By Peter Filichia on May 23, 2019

"Be afraid. Be very afraid."

That was the advertising slogan for The Fly in 1986.

Don't let it apply to Les Miserables School Edition.

You may be intimidated by the challenges that this behemoth of a musical would seem to pose. And yet, director-choreographer Lindsay Maron recently got a bunch of tweens and teens together and staged a fine and successful production of this shortened (2:45) Les Miz.

Is "Seriousness of Purpose" still a category on report cards? If so, give all of these kids A-pluses.

If these "Pixie Dust Players" in Rahway, New Jersey can pull off such an extraordinary achievement, you can too. This town of 27,000 can't be the only place in the world where there are extraordinary kid actors.

Be apprised, though, that just because it's the "School Edition," some ribaldries remain. The language doesn't shy away from the three-letter word for gluteus maximus or the four-letter one that begins with "S." Both the "Lovely Ladies" and Madame Thenardier refer to the size of a man's genitals. Men interested in those not-so-lovely ladies of the evening mutter a crude remark or two.

You might worry that you won't be able to find enough boys to play the many male roles. Well, what's often said about West Side Story is that boys crave to be in it because they can play Jets or Sharks - tough guys -- which appeals to them more than portraying Kurt and Friedrich von Trapp. Similarly speaking, Les Miz allows them to portray student revolutionaries. They get to express the unbridled exhilaration that young men display before a battle that they're sure they'll win.

The young men are sadly unaware that their high hopes - and lives -- will soon be squashed. And that's only one of the incisive lessons that Les Miz teaches.

Considering the fate of Eponine (the sensational Olivia Ruhnke), we see that today's pampered lass isn't necessarily tomorrow's, for Marius (the amazing Andre Marana) doesn't even seem to notice that she cares so much for him. Even at this age, kids understand the throes of first love - and the lack of it. Many girls will identify with her unrequited love; they too have had boys whom they've liked relegate them to Good-Buddy status. Yes, Les Miserables School Edition turns out to be an education in itself.

You're wondering - and doubting - that you can find a Jean Valjean and a Javert who can sing Alain Boublil and Claude-Michel Schonberg's now-classic score. True, you might not have a Mike Mags and Vincent DeMeo, who respectively displayed pipes as strong as those in Paris sewers. Only auditions will tell, of course, but don't dismiss the possibility out of hand.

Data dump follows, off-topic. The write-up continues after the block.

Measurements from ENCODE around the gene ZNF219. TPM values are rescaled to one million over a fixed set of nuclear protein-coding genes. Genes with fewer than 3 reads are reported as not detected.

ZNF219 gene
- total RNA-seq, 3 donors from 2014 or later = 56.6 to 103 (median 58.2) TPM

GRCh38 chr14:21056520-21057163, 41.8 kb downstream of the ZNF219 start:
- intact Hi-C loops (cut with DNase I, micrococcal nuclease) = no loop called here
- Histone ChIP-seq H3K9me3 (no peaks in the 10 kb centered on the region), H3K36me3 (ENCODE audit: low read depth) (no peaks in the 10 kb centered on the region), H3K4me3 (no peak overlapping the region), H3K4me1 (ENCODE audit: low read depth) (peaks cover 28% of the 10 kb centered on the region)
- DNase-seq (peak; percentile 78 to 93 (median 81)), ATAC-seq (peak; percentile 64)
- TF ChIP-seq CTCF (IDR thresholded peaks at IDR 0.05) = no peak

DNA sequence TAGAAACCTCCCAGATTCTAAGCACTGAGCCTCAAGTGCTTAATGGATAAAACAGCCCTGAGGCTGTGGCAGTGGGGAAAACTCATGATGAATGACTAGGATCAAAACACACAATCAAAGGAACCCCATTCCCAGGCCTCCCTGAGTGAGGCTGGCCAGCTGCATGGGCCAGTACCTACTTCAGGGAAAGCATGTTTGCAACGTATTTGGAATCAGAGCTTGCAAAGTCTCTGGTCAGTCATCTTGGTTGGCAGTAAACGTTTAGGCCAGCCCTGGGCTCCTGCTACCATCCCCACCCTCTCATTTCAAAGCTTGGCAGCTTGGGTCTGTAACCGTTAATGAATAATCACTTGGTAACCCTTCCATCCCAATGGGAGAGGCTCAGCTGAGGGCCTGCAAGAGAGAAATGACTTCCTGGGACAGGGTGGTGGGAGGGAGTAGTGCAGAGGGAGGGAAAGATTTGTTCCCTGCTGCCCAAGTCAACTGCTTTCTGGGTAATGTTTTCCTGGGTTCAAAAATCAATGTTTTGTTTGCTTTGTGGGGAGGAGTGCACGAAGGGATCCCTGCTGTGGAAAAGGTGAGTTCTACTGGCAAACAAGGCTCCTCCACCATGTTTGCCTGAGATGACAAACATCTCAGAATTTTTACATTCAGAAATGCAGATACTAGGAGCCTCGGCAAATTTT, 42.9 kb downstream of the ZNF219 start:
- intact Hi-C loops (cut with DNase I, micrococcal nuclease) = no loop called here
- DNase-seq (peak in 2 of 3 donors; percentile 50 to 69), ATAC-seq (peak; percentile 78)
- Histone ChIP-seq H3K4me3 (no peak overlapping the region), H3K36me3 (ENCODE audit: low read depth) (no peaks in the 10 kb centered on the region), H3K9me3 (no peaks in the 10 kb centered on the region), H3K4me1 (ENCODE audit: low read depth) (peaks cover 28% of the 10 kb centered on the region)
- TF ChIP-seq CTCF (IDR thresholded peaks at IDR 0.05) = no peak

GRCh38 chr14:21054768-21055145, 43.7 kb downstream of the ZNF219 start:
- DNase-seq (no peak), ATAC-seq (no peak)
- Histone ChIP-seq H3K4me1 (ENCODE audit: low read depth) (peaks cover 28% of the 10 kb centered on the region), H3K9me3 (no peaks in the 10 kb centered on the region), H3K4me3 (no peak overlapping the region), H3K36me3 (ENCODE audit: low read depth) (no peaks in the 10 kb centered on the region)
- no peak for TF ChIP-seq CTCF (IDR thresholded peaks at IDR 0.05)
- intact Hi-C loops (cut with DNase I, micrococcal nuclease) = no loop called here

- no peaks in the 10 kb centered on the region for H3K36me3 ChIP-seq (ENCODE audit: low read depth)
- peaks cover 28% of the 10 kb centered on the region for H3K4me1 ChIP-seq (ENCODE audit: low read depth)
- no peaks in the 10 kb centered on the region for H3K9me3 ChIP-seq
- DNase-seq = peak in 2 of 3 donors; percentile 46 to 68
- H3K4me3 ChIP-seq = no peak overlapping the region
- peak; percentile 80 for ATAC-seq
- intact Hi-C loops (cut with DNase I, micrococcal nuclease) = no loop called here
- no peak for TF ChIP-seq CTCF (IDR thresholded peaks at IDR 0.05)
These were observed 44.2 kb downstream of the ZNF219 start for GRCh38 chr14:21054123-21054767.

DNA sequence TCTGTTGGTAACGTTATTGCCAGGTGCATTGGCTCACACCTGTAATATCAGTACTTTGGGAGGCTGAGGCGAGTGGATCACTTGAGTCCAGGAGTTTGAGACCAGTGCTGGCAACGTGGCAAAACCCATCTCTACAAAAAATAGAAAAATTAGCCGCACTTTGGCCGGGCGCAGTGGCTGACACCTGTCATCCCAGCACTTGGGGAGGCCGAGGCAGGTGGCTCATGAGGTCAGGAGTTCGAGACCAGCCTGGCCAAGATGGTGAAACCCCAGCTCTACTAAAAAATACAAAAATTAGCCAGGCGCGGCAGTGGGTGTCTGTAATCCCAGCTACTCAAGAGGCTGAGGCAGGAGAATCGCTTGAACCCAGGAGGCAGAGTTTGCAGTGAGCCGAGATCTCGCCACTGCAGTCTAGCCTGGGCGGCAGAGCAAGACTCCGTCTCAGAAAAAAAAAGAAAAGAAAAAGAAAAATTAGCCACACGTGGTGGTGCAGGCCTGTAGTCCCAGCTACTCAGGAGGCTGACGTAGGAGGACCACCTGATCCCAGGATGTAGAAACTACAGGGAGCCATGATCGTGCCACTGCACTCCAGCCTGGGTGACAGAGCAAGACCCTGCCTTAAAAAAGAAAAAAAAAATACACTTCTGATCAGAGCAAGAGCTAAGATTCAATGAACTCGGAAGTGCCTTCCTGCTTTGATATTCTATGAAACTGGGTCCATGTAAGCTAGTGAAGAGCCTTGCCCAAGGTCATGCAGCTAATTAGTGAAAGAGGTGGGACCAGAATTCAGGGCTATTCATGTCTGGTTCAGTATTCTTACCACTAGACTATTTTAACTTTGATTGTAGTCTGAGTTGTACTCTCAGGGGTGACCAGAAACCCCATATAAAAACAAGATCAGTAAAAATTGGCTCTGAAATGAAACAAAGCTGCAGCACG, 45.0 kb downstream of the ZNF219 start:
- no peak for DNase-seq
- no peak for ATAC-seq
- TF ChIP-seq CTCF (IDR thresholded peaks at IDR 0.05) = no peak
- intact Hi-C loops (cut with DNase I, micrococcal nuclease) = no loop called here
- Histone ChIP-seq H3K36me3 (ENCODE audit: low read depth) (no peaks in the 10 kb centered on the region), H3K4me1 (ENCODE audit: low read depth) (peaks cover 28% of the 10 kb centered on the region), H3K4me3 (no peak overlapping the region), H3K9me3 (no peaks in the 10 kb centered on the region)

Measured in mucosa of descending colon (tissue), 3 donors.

Girls aren't neglected, of course. As Fantine, Sara Bartoszek suggested that Susan Boyle needn't be the only one to become a star by singing "I Dreamed a Dream." Because Fantine dies early in the show, you hoped that Maron would have her doubling just so we could see her again.

And you must have at least one character actor and actress who'll relish the chance to play the scalawag Thenardiers. Max Rodriguez and Karenna Breslow superbly tore into their roles with more relish than you'll find on Coney Island's Fourth of July Hot Dog Eating Contest.

West Side Story doesn't offer a tween a chance to shine, but Les Miz does, thanks to Gavroche, whom Robbie Crandall definitely made "a member of our crusade." You could have cut a baguette with the force with which he sang the lyric "We will not be slaves again."

Too bad that Les Miserables isn't playing Broadway right now; he and the other age-appropriate kids - Greta Rebecca Kleinman (Little Cosette) and Sidney Pollock (Little Eponine) -- would have been welcomed to play the parts they had here.

For a set, Sean Puzzo got by with a pair of two-level staircases divided by a platform on which actors often stood (and from which Javert committed suicide; DeMeo jumped behind it onto -- we presume -- many mattresses).

You could, however, go a more ornate route. Hold a "Les Miserables Furniture Drive" which will get you items for your barricade at no real cost. Not only will you be helping people get rid of chairs and couches that have been rotting in their attics, but you'll also make them aware of your show. They just might buy tickets to see what you've done with great-grandma's divan.

So don't be afraid. Don't even be a little afraid. Your kids may welcome the challenge when tomorrow comes.

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